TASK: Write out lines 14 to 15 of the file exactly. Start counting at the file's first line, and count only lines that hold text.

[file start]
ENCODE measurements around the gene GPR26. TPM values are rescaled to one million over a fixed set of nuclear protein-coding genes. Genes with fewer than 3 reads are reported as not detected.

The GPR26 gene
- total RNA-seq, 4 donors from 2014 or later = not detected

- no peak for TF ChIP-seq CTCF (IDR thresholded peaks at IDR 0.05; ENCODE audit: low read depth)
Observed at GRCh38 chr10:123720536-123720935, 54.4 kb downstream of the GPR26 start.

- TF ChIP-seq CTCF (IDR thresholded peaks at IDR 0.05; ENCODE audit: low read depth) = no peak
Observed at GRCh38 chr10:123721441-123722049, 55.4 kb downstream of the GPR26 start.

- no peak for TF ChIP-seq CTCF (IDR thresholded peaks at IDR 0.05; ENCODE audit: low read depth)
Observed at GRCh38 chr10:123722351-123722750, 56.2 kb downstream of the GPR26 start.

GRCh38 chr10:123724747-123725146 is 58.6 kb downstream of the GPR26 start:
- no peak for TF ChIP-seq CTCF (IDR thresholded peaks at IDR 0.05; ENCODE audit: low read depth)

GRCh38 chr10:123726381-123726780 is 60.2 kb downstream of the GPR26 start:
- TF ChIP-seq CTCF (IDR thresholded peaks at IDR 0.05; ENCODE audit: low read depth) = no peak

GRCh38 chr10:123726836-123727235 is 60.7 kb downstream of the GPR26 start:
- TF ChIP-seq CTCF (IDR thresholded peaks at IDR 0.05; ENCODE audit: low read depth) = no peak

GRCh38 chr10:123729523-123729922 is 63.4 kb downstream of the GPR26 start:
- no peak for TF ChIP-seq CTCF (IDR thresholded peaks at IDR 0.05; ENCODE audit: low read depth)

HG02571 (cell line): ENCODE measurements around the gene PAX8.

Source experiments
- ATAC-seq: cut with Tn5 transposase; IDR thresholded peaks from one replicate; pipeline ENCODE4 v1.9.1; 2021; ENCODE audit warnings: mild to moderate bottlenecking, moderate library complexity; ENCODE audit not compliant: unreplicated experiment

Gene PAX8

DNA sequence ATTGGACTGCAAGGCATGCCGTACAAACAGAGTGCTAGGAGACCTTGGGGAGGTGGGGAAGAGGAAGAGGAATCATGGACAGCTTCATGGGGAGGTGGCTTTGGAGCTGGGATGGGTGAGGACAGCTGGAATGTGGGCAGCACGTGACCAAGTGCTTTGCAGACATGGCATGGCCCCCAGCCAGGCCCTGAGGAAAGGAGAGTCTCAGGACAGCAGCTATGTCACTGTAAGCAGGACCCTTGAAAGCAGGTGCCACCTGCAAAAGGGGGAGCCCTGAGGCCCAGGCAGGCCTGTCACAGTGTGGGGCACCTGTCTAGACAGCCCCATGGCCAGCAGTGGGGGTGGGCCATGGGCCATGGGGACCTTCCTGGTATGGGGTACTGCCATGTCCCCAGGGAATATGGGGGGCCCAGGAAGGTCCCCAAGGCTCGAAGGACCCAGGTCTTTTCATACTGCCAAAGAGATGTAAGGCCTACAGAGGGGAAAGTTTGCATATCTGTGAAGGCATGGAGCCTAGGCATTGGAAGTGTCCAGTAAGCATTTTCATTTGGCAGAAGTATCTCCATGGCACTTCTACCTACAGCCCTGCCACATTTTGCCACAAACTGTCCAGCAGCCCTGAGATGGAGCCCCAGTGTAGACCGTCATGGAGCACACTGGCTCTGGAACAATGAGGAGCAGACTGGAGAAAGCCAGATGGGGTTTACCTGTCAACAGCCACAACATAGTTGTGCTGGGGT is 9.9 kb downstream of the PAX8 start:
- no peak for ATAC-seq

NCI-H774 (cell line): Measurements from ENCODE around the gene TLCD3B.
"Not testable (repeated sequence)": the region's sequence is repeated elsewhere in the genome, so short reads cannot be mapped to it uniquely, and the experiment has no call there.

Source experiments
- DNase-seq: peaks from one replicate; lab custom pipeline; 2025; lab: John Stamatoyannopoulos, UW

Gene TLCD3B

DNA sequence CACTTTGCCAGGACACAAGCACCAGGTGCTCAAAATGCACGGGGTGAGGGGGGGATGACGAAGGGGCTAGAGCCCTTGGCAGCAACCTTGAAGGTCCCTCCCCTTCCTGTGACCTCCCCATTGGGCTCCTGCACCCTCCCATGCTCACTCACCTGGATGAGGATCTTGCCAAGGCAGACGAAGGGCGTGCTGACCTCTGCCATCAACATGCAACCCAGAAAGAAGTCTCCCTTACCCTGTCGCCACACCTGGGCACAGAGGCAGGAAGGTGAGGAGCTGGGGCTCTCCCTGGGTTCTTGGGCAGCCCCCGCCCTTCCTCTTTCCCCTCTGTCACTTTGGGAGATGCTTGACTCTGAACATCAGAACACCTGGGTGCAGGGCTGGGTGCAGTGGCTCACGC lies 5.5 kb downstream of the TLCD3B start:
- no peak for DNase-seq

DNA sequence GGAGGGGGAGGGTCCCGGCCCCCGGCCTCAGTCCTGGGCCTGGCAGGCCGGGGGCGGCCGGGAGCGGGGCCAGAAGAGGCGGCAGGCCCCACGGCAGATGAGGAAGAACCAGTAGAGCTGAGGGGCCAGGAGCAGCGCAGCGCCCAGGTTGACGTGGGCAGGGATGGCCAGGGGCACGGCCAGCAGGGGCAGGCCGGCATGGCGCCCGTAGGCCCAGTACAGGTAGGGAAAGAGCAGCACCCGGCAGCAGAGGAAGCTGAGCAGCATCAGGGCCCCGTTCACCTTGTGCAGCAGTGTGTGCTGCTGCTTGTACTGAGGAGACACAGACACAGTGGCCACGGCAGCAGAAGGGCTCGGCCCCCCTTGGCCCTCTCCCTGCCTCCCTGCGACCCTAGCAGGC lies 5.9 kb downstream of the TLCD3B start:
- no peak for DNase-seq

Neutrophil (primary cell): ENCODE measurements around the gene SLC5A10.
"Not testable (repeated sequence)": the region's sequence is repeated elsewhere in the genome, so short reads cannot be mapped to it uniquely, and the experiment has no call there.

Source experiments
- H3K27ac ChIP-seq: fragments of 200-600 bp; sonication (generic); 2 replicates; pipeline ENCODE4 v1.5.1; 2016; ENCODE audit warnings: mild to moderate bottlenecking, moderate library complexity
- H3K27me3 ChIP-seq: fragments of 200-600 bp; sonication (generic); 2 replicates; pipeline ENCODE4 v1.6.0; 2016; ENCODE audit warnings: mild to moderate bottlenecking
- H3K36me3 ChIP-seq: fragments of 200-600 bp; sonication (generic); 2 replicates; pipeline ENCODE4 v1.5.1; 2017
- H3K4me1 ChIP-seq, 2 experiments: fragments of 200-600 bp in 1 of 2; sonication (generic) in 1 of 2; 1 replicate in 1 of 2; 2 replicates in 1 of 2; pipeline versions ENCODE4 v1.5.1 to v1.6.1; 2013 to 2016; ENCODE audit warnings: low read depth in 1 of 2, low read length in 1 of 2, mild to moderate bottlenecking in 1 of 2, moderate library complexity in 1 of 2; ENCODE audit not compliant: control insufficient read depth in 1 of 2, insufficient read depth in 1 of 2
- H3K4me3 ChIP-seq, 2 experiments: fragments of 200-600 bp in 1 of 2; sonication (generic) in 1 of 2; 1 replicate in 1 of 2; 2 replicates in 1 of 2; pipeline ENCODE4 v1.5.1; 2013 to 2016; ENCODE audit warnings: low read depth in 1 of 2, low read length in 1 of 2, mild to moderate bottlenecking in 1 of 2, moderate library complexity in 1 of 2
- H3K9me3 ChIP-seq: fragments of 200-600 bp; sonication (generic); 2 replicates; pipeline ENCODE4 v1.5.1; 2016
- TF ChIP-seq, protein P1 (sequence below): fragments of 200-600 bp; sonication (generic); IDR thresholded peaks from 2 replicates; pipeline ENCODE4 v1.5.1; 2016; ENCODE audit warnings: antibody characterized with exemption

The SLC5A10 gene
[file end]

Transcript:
GRCh38 chr10:123726836-123727235 is 60.7 kb downstream of the GPR26 start:
- TF ChIP-seq CTCF (IDR thresholded peaks at IDR 0.05; ENCODE audit: low read depth) = no peak